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How I Became An Oxfordian

“How I Became an Oxfordian” is a periodic series of essays from members about the origins of their interest in the Shakespeare Authorship question. Every Oxfordian has his or her own story about the events that led to that moment of recognition when it became clear that Oxford had to be the real Shakespeare. Every Oxfordian’s story is unique and an inspiration to other Oxfordians and to people new to the authorship question. Bob Meyers, President Emeritus of the National Press Foundation, is editor of this series and wants to hear from you about how you became an Oxfordian. SOF members, send your essay (500 words or less in an editable form such as a Word document), along with a digital photo of yourself to info@shakespeareoxfordfellowship.org.

Tom Goff: How I Became an Oxfordian

At Tower Books on Watt Avenue in Sacramento, I first spotted Charlton Ogburn’s The Mysterious William Shakespeare: The Myth and the Reality, in a stack of new books, just after its 1984 release. I had learned to love Shakespeare early. ...

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Steven Sabel: How I Became an Oxfordian

Not long out of high school, while watching Kevin Kline’s Hamlet on PBS with the father of a school friend, he said to me: “You know, Shakespeare didn’t really write Shakespeare. It was Christopher Marlowe.” He told to me to ...

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Rollin DeVere Jr: How I Became an Oxfordian

Names often add or lose letters or syllables through the generations. My father was Rollin R. DeVere Sr.; I’m Jr; my son is III. My Dad’s father was Ellis H. DeVere. Perhaps I’m a Dever or a Devers. Maybe someone ...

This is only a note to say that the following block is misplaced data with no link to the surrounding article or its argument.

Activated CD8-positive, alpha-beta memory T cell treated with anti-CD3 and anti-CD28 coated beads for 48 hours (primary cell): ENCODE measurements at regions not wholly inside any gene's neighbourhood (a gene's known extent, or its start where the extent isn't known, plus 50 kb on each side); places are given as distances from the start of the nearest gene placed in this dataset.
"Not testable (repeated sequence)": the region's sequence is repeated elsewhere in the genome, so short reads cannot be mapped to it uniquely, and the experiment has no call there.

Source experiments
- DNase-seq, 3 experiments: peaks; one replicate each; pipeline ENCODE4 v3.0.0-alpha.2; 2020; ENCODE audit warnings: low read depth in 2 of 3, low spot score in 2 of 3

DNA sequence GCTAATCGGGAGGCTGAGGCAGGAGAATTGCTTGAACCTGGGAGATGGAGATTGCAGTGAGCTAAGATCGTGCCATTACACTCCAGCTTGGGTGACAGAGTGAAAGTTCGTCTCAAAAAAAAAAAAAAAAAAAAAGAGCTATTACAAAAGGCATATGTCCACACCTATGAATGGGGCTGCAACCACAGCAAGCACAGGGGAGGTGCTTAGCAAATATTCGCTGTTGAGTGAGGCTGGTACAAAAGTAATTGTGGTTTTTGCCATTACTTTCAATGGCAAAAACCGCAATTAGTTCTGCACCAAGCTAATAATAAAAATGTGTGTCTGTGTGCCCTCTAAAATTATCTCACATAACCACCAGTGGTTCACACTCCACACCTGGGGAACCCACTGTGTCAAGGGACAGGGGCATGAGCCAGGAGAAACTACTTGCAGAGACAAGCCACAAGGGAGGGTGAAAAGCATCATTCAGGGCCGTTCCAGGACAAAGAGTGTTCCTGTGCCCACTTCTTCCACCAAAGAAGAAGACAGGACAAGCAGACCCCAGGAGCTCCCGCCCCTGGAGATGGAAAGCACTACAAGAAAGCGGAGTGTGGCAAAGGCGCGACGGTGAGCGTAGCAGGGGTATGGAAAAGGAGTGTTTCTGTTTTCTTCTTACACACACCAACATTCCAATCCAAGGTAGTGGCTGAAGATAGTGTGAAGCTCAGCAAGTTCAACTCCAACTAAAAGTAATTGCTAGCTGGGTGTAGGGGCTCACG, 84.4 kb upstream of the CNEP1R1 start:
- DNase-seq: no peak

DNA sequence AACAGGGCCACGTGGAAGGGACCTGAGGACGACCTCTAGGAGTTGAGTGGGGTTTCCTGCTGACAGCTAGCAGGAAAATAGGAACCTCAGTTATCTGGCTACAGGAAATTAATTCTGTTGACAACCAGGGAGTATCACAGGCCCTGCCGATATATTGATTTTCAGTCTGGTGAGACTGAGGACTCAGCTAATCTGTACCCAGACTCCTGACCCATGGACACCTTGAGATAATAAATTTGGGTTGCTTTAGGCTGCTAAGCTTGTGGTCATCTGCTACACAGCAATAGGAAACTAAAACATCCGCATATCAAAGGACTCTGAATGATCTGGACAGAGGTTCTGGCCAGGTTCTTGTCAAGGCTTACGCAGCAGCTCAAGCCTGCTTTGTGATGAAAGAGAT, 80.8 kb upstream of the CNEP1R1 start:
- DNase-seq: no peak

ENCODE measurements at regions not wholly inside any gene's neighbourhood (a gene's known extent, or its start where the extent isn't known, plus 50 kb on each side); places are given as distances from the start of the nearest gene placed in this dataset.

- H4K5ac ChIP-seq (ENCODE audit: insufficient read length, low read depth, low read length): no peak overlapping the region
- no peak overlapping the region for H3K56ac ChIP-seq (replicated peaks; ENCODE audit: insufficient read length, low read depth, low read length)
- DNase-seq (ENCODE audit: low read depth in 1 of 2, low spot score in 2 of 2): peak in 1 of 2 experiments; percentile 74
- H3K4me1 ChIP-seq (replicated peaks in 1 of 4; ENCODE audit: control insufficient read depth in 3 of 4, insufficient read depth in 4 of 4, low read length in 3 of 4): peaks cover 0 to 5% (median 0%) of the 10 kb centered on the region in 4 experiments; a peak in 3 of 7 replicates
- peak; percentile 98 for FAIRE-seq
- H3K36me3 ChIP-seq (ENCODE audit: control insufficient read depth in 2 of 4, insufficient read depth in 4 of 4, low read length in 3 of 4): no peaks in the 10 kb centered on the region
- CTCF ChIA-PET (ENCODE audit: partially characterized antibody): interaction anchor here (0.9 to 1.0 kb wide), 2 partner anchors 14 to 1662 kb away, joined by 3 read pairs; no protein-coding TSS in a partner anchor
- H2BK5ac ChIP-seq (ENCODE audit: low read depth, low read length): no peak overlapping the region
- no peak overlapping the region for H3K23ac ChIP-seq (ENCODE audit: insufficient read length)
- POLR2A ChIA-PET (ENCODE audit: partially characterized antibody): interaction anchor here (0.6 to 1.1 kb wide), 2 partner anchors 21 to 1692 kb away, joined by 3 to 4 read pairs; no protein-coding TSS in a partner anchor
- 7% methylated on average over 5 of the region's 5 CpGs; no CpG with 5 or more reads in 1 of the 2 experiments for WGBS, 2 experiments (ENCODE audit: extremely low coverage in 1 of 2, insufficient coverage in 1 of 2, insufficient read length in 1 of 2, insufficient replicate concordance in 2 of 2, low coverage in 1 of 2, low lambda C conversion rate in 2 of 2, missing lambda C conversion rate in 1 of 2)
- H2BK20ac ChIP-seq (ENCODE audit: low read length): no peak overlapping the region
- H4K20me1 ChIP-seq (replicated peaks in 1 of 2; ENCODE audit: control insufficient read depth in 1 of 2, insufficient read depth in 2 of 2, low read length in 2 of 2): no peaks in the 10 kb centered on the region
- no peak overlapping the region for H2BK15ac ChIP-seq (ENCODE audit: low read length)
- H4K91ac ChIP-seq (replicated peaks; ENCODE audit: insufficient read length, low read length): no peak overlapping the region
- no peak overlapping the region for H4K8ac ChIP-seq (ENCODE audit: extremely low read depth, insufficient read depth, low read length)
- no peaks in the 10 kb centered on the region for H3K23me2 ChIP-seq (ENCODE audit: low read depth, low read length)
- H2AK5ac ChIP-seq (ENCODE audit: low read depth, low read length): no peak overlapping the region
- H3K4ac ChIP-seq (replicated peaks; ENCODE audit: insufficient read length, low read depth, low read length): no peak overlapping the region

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Robert Detobel: How I Became an Oxfordian

I had never heard of Edward de Vere. I was in the first place interested in Hamlet. Possibly I was too benumbed, as many people continue to be today, by the mere sound of the name Shakespeare to undertake some ...

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Justin Borrow: How I Became an Oxfordian

  I came to discover the Shakespearean Authorship Question when I was in grade 9. For me, the most enticing thing about it was the drama. Having been a Shakespeare enthusiast since being first introduced to the works in high ...

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Harold Feldman: How I Became an Oxfordian

Here is another classic from our files. This article was originally published in the Summer 1983 issue of our newsletter. I was never a Stratfordian. I learned my authorship theory as I learned my Shakespeare, and I learned them from ...

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Richard Waugaman: How I Became an Oxfreudian

It was thanks to the New York Times. Much as I admire the important books by Mark Anderson, Thomas Looney, Charlton Ogburn, Joseph Sobran and others, it was the NYT that was pivotal in my own paradigm shift in becoming ...

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Gareth Howell: How I Became an Oxfordian

When I was in Law School at Aberystwyth on the rugged western coast of Wales, it was an occasional delight to drive in summer to the lush English meadows of the Vale of Evesham, and especially to do homage at ...

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Michael Dudley: How I Became an Oxfordian

“Why would anybody believe it?” The teenaged girl’s eyes were wide, her head shaking. She’d come to the front of the school auditorium to speak to Charles Beauclerk, the Earl of Burford, whom I had brought to her Edmonton, Alberta ...

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Charles Pennington: How I Became an Oxfordian

I have become an Oxfordian only recently, having pursued the Shakespeare authorship question for two years. With a liberal arts undergraduate degree and two advanced degrees, in science and business, I have a perspective that is uncommon to many I ...

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